A City of Winston-Salem Park and National Historic Landmark, Bethabara is the site of the first Moravian settlement in North Carolina. In 1753, fifteen Moravians set out on a long journey down the Great Wagon Road from Pennsylvania to North Carolina and settled a small village, naming it Bethabara or “house of passage.” By the 1760s, Bethabara had developed into a bustling industrial trade center. After the completion of Salem, the population of Bethabara decreased, but remained an active agricultural community through the early 20th century.

After archaeological excavations in the 1960s, the founding Chair of Historic Bethabara Park’s Board of Trustees, Edwin L. Stockton (1905-1987), championed early efforts to preserve and interpret Bethabara as a historic park.

“My main interest in this project has been to preserve an area which could have easily met the future of the bulldozer and the condominium. My interest has covered a period of years and has been a matter of dedication to the preservation of a significant site for posterity. We are indeed talking about hallowed ground.”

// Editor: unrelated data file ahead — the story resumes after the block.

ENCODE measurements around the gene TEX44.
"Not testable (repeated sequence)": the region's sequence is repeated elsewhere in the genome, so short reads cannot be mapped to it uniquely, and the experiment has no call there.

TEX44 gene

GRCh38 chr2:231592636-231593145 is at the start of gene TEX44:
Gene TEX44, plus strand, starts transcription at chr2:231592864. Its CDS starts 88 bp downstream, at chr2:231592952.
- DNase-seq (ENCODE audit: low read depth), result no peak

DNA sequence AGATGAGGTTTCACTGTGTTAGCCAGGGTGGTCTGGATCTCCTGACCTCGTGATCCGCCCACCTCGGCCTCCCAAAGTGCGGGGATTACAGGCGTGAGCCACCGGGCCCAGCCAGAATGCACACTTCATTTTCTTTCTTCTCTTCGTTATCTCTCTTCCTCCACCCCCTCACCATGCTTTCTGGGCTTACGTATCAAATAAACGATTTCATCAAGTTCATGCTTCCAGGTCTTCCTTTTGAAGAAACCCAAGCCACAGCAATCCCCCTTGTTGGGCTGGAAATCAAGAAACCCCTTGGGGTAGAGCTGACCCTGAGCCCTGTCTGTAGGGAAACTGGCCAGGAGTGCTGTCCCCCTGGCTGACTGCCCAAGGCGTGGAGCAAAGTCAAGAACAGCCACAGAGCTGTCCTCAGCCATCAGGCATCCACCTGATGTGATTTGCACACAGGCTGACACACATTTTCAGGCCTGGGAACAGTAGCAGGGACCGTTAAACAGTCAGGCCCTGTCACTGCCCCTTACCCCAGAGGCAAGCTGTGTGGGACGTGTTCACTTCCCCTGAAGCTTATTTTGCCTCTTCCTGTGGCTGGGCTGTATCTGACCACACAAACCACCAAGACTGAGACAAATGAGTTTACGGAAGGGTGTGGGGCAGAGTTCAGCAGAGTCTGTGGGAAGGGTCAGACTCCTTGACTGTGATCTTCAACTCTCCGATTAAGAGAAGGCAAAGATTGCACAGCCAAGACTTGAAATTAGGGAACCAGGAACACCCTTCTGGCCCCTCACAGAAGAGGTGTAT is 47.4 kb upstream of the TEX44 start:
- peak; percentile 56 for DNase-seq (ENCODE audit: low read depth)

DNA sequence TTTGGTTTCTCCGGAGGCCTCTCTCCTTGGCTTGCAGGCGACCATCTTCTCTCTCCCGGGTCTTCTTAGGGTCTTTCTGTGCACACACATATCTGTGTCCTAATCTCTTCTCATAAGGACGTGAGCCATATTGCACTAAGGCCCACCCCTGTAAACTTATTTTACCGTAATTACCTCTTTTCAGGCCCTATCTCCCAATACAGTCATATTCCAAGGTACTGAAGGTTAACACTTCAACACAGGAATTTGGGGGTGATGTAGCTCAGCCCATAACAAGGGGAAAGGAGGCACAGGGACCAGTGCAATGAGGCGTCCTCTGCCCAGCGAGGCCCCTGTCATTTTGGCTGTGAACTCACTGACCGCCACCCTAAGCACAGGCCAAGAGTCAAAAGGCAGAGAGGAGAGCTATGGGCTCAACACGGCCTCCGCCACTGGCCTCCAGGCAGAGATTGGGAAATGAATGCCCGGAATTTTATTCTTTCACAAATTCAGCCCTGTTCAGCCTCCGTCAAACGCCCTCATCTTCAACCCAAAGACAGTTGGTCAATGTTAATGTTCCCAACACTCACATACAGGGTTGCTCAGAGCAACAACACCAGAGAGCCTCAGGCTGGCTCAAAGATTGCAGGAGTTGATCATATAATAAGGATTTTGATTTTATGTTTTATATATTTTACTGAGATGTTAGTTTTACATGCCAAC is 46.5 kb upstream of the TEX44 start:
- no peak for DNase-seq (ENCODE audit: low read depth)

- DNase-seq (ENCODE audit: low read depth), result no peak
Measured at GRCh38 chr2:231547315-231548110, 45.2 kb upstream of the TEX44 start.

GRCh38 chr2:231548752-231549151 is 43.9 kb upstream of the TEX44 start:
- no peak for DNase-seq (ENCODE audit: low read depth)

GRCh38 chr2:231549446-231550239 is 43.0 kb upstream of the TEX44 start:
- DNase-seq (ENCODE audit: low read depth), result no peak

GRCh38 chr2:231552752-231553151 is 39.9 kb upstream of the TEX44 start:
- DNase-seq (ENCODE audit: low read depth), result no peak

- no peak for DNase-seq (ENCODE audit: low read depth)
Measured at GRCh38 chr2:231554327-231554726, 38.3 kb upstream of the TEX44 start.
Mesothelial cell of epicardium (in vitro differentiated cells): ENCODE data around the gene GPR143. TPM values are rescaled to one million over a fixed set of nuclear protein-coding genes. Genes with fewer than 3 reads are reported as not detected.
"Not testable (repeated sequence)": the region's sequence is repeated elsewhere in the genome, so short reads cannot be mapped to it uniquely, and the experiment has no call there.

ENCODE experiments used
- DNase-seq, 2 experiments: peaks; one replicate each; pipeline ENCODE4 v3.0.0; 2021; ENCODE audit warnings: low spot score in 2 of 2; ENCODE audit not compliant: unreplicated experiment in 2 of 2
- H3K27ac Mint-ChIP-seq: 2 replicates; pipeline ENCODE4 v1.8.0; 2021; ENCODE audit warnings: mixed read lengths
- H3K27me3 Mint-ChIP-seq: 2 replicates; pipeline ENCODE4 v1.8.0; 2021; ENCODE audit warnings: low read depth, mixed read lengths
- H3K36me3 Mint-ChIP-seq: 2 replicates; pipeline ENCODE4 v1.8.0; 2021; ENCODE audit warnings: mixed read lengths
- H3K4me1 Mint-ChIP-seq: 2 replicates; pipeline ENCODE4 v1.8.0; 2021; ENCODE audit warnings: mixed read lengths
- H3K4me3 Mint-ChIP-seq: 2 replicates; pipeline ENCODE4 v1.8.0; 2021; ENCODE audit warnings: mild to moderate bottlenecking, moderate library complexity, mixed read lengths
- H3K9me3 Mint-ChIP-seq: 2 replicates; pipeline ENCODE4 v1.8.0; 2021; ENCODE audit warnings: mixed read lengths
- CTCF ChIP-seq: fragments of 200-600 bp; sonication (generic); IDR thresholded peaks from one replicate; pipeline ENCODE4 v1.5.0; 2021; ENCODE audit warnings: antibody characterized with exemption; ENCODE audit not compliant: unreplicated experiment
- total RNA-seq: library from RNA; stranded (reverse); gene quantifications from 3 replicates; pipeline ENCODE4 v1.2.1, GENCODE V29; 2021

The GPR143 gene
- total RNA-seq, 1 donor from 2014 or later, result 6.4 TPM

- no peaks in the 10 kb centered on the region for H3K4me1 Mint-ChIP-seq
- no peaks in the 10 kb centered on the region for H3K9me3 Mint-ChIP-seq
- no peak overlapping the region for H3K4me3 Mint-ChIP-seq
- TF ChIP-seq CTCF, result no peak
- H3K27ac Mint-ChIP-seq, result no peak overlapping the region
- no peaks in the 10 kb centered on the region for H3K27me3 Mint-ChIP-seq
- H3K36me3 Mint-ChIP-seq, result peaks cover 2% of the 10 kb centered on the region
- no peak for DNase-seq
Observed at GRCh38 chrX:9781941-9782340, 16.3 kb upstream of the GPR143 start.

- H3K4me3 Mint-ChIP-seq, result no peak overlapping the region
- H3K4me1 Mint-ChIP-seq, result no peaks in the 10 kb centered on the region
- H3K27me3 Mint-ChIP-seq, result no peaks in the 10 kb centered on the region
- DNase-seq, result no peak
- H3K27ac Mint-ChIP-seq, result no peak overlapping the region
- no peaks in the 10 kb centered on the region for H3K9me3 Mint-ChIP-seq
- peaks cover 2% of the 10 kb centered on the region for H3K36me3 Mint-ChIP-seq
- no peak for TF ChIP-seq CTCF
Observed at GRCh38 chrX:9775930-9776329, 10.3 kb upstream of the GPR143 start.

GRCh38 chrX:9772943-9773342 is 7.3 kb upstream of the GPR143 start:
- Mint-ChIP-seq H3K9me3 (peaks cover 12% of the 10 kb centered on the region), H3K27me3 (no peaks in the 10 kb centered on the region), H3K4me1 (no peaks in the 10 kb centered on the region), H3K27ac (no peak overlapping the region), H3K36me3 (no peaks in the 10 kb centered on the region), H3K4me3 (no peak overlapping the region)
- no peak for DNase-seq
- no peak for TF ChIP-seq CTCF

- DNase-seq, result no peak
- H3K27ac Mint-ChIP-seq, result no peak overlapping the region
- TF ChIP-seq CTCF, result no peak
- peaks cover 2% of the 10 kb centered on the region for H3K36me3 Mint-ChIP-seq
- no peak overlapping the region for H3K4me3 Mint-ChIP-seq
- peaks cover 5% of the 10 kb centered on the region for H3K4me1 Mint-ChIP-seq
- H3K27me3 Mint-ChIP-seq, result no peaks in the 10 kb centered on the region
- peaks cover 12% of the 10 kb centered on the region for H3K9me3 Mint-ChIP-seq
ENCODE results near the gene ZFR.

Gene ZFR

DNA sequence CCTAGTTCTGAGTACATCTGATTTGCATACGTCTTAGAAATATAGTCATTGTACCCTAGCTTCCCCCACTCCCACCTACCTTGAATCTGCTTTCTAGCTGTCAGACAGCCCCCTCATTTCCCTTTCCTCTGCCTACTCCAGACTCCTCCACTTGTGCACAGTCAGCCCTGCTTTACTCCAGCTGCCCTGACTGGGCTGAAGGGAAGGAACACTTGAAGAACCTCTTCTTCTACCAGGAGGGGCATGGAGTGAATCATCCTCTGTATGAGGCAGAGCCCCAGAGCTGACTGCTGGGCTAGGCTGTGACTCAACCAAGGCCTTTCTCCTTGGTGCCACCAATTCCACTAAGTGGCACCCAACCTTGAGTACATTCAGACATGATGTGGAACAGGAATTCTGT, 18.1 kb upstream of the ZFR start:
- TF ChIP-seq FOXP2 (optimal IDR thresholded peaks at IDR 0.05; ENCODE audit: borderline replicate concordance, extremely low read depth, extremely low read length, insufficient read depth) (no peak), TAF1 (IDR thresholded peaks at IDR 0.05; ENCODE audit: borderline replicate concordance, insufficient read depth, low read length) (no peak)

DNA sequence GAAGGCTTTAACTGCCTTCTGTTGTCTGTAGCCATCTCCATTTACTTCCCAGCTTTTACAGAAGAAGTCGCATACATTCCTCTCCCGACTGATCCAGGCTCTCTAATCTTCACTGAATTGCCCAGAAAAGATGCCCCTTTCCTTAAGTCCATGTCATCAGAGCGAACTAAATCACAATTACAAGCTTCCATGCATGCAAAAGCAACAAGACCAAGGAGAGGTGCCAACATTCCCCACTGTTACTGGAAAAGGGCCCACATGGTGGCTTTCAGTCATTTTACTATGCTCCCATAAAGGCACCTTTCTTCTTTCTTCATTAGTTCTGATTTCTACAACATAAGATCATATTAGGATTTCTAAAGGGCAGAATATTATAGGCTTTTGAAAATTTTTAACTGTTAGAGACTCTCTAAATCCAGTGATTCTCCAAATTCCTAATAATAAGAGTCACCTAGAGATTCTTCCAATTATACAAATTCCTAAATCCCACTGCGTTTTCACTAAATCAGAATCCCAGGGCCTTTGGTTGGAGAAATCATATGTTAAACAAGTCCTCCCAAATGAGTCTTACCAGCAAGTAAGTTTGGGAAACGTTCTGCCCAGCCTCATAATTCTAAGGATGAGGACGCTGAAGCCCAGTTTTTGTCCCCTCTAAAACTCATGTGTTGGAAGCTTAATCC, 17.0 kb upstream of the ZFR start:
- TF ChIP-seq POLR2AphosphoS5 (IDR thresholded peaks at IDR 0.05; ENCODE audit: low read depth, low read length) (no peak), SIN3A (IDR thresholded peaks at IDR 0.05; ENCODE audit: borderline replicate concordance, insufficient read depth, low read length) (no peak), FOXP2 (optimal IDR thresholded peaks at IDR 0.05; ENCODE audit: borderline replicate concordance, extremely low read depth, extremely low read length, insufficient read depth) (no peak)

Through his vision, dedication, and thirty-five years of volunteer effort, he ensured the preservation of Bethabara. To honor Stockton, Historic Bethabara Park’s Board of Trustees named the Visitor Center in his honor and opened its doors in 1983.

Today, the park offers free special events, 183 acres of wildlife preserve, historic gardens, over 10 miles of trails, centuries-old buildings, a reconstructed French and Indian War palisade and colonial village, and the 1788 Gemeinhaus Church, the oldest standing church with attached residence in the United States. Follow us on Facebook to stay updated on park programs and special events.

Click here to learn more about the history of colonial Bethabara